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Hearing aid buying involves these 4 steps

Hearing aid buying guide

Hearing loss can negatively impact several areas of a person’s life, from work to personal relationships. Thankfully, there are options for many people who suffer from hearing loss, including being fit for a hearing aid. Read on for a brief walkthrough of the hearing aid buying process to learn the steps to find and purchase the ones right for you.

1. Get a hearing test

The first step for those purchasing hearing aids for the first time is to schedule a hearing test with a professional audiologist. Finding an audiologist who can also fit patients for hearing aids is a good idea since it allows people to ask questions about hearing aid costs, benefits, styles, and technology. Not everyone realizes this, but there are many different types of hearing aids and other devices designed to address specific kinds of hearing loss, wearer lifestyles, needs, and budgets.

2. Decide on a type of hearing aid

Hearing aids differ not only in cost but also in design and features. Before investigating advanced technologies, though, buyers should decide on a style of hearing aid that’s right for them. Options include:

Behind-the-ear (BTE) hearing aids

BTE hearing aids feature a tiny plastic case that rests behind the ear and holds most of the parts. The case is connected to a discreet earpiece by tubing. BTE hearing aids are often used by children since they can accommodate different earmold types.

Mini BTE hearing aids

Also called receiver-in-canal (RIC) hearing aids, mini BTEs are similar to regular BTEs in that they feature devices that fit behind the ear. The difference, as the name suggests, is that the mini BTEs are smaller.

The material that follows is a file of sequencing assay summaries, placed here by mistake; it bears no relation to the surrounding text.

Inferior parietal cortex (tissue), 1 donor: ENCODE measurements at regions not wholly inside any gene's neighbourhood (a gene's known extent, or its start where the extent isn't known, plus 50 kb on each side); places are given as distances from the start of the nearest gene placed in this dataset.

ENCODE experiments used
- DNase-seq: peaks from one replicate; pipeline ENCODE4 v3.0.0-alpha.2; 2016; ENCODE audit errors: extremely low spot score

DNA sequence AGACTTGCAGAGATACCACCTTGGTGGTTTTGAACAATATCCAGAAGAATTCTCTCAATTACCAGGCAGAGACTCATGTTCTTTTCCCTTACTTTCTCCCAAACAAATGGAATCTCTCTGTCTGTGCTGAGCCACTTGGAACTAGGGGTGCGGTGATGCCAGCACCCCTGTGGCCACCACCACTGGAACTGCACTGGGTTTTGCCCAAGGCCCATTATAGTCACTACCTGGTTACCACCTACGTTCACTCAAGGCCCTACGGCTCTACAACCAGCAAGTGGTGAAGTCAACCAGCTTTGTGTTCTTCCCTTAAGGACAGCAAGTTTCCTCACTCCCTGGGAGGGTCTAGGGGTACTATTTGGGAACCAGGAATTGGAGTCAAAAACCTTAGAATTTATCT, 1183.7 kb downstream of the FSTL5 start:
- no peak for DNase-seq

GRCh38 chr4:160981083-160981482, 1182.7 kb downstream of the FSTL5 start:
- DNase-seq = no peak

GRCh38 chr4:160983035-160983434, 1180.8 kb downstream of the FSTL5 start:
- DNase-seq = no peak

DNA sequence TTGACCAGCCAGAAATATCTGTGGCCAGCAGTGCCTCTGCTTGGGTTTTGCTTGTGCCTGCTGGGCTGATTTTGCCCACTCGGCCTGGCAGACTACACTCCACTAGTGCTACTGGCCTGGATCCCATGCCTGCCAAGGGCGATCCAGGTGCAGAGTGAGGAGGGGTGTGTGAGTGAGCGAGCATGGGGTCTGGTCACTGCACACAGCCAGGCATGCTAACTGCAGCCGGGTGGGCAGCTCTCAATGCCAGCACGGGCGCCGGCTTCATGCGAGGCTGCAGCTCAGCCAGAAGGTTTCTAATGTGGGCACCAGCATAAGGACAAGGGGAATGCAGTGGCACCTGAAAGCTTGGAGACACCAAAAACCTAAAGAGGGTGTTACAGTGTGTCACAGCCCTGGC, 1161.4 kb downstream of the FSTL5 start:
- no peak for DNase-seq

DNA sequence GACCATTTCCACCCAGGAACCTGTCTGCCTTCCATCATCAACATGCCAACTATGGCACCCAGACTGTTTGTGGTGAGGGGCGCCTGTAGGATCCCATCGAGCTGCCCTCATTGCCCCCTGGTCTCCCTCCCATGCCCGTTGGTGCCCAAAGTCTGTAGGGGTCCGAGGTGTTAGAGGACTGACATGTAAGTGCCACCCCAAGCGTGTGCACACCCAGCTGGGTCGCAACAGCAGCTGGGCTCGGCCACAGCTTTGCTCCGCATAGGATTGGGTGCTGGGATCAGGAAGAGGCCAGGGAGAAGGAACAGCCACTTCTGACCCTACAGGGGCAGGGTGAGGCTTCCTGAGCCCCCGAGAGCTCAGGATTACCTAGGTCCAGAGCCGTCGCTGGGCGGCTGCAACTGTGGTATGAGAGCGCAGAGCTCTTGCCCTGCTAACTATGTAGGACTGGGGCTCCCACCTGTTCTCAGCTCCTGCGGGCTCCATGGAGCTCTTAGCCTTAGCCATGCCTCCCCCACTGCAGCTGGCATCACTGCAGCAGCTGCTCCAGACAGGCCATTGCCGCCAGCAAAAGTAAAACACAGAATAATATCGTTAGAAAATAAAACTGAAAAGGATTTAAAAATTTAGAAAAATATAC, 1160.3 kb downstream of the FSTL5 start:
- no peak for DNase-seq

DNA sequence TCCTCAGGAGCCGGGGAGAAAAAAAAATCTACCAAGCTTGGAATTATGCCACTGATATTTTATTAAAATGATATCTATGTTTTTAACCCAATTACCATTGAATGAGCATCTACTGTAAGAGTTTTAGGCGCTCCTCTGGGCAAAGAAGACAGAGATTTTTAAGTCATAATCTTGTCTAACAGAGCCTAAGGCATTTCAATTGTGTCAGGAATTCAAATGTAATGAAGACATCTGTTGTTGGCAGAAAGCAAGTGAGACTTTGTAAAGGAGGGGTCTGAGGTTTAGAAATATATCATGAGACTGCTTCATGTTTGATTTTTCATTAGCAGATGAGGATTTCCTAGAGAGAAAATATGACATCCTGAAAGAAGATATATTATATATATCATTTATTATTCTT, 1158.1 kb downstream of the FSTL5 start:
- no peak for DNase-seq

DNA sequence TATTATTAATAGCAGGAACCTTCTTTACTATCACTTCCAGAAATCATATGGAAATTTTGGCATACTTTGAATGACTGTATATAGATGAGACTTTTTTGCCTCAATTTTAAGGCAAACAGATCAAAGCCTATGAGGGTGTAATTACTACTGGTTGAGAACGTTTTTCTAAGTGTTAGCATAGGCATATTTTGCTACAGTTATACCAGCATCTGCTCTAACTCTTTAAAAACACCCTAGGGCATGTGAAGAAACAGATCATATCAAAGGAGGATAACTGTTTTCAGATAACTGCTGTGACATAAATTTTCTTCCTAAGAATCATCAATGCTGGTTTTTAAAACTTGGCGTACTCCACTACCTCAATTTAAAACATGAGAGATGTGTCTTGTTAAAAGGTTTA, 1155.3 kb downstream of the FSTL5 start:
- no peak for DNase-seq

People who choose mini-BTE hearing aids usually prioritize a combination of aesthetics and budget. Smaller earpieces can also reduce the occlusion effect.

In-the-ear (ITE) hearing aids

ITE hearing aids keep all the parts necessary to function fully in a shell that fits in the outer ear. They are often easier to handle than smaller hearing aids.

Given their design, ITEs are often a good option for wearers who are older in age and others with limited manual dexterity. There is no piece looped behind the ear.

In-the-canal (ITC) hearing aids

ITC hearing aids feature tiny cases that fit either partially or completely into the ear canal. This design offers both cosmetic and listening advantages, but because these are the smallest hearing aids available, ITC models can be difficult to handle and adjust for some people.

3. Look into features

Until recently, most hearing aids were analog, and there was only so much that could be done to differentiate products. Today, most hearing aids are digital, and many feature exciting, advanced technologies. Buyers may want to investigate:

  • Rechargeable hearing aids
  • Smartphone connectivity
  • Own-voice processing
  • Noise reduction
  • Feedback suppression
  • Directional microphones
  • Direct audio input

These are just a few advanced features for today’s hearing aid wearers. Of course, it’s also fine to stick with more basic models. Remember that today’s digital models are much more effective than analog models.

4. Making the final purchase

Those who have trouble navigating the complicated field of hearing aid technology should speak with a doctor. While you don’t have to, seeing an audiologist can determine whether you need a hearing aid and, if you do, which one is best and how to set it up properly.

No one product is right for everyone, but audiologists who specialize in hearing aid fittings have a clear idea of how to help patients meet their needs. They may also be aware of financing programs and other options for improving hearing on a budget, so it’s worth scheduling a consultation before making the final purchase.

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